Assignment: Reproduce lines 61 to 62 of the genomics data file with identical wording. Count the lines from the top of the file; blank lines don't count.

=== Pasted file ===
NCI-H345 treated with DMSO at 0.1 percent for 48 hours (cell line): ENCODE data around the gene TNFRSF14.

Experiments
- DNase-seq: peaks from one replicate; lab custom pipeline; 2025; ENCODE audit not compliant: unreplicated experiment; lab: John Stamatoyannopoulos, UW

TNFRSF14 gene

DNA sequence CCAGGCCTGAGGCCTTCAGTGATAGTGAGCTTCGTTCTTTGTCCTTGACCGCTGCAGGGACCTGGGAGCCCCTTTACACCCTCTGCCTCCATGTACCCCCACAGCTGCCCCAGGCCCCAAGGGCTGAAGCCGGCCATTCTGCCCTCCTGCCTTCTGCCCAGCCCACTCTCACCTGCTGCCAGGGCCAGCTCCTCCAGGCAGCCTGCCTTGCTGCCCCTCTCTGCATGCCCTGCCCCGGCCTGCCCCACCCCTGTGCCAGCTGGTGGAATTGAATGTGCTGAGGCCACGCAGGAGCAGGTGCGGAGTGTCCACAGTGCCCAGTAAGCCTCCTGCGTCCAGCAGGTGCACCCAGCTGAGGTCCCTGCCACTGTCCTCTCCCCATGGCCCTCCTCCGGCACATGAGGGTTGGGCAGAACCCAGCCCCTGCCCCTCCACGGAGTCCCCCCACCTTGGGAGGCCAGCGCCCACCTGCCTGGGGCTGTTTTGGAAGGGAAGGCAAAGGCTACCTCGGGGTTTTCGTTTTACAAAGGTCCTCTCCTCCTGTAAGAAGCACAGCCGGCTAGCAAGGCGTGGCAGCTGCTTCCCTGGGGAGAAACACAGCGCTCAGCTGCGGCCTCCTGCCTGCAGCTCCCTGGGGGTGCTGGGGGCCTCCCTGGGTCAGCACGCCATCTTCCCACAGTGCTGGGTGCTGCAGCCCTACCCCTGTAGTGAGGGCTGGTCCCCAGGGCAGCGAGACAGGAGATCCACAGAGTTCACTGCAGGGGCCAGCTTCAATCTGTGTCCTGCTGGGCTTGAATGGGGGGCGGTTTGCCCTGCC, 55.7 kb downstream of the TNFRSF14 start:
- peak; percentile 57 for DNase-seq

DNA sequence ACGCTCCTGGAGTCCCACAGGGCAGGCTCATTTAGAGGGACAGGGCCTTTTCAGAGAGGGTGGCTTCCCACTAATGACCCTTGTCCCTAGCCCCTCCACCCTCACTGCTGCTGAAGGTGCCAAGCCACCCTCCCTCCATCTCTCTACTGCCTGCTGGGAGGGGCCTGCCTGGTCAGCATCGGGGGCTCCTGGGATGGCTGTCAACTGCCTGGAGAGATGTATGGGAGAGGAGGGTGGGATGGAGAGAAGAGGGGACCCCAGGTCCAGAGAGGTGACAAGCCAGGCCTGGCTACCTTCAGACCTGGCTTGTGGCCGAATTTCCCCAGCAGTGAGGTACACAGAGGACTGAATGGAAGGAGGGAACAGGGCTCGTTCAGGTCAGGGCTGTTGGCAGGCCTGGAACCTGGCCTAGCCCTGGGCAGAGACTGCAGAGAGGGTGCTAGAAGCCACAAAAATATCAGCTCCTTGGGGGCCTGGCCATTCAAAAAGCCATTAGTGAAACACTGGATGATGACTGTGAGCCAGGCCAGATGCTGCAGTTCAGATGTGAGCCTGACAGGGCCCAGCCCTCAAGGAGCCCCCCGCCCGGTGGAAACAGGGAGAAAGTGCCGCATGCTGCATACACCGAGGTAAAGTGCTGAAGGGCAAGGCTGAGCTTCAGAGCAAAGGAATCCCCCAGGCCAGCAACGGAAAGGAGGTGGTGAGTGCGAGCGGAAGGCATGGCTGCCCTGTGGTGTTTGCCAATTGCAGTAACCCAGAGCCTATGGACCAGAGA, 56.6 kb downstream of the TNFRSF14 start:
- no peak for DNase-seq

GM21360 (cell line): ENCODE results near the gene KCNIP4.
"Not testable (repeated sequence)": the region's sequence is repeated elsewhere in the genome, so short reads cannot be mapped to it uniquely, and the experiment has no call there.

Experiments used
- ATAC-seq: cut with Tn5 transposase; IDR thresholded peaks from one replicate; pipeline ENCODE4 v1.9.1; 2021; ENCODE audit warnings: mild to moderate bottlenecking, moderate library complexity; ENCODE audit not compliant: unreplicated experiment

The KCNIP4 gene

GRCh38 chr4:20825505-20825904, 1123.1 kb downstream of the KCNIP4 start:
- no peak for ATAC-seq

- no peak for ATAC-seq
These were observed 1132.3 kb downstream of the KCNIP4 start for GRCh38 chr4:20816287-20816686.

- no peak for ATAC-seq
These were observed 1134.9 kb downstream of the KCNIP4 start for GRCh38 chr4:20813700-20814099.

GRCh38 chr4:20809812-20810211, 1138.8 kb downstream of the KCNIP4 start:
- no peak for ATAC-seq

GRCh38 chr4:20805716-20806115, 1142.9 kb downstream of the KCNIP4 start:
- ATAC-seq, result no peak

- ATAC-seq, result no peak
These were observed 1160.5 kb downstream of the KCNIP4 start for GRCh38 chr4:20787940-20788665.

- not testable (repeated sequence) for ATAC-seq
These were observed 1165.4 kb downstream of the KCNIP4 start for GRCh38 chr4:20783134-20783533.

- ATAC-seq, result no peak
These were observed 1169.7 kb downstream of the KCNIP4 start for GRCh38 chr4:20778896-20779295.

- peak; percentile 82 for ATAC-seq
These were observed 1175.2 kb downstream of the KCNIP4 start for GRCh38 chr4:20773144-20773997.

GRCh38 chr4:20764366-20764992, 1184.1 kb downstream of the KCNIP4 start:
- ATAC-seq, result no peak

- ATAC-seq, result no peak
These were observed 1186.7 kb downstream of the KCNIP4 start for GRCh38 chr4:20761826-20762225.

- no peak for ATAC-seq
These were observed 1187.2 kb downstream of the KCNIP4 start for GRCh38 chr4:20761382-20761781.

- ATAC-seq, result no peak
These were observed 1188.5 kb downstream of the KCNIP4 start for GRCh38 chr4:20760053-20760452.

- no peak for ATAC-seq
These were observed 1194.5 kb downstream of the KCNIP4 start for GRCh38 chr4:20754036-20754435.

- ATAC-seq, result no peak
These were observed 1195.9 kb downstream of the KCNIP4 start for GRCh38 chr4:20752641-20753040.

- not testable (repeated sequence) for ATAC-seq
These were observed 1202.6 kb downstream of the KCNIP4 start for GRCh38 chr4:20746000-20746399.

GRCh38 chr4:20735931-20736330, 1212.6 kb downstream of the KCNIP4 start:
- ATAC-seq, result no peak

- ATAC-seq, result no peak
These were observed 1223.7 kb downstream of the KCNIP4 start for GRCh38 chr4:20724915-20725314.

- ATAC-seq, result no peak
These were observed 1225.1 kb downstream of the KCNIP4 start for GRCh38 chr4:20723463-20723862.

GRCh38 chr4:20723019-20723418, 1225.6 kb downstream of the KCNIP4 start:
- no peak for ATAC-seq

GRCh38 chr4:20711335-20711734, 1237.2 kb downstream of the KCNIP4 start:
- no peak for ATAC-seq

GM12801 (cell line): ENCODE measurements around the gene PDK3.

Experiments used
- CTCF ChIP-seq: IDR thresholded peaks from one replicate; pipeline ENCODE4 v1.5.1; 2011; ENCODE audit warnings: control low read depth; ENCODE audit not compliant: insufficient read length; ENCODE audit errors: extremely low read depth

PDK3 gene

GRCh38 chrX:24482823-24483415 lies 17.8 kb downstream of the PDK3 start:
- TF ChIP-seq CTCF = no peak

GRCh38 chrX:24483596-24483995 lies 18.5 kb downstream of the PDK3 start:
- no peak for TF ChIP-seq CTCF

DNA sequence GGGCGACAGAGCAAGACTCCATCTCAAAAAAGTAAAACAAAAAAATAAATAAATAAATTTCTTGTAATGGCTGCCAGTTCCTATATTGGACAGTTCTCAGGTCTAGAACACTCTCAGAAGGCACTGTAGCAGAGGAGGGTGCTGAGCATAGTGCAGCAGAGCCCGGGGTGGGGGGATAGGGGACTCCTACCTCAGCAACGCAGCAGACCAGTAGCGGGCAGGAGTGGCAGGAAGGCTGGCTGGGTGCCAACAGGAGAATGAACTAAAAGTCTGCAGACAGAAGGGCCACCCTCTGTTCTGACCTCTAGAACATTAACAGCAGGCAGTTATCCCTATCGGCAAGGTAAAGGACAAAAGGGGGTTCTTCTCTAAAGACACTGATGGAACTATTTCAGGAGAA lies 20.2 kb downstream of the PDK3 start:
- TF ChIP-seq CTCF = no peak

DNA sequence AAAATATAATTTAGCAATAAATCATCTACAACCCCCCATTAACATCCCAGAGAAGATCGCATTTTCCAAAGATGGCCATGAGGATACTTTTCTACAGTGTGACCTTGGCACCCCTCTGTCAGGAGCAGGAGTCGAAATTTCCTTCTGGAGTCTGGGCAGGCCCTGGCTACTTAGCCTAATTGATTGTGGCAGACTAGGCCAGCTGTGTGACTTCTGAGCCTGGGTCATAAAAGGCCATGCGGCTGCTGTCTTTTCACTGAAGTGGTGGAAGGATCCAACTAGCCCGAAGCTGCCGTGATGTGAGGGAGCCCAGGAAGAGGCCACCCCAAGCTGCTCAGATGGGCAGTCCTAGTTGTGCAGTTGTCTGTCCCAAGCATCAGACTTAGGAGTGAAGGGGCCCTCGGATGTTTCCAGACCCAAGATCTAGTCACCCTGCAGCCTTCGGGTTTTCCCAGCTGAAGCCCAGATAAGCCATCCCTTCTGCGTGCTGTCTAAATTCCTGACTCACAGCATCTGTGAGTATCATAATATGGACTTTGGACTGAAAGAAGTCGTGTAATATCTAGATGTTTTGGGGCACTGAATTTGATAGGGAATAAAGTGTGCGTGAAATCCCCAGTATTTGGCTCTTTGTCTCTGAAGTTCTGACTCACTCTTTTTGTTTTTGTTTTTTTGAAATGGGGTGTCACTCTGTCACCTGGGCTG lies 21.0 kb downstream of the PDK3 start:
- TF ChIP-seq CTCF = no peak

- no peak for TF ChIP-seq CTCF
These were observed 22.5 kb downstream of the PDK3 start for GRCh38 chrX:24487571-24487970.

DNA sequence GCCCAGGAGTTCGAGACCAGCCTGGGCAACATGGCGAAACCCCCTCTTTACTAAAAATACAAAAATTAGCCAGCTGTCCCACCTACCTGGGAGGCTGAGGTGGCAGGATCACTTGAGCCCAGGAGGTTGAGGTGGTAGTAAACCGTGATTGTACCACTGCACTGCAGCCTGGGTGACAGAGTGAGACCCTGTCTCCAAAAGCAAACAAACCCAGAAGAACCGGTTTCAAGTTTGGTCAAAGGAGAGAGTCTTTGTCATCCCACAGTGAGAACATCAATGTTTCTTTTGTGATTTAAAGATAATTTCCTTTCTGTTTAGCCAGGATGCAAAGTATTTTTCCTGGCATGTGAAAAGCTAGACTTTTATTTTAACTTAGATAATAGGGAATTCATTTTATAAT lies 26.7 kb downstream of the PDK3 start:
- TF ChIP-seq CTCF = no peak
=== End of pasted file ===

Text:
- TF ChIP-seq CTCF = no peak

GRCh38 chrX:24483596-24483995 lies 18.5 kb downstream of the PDK3 start: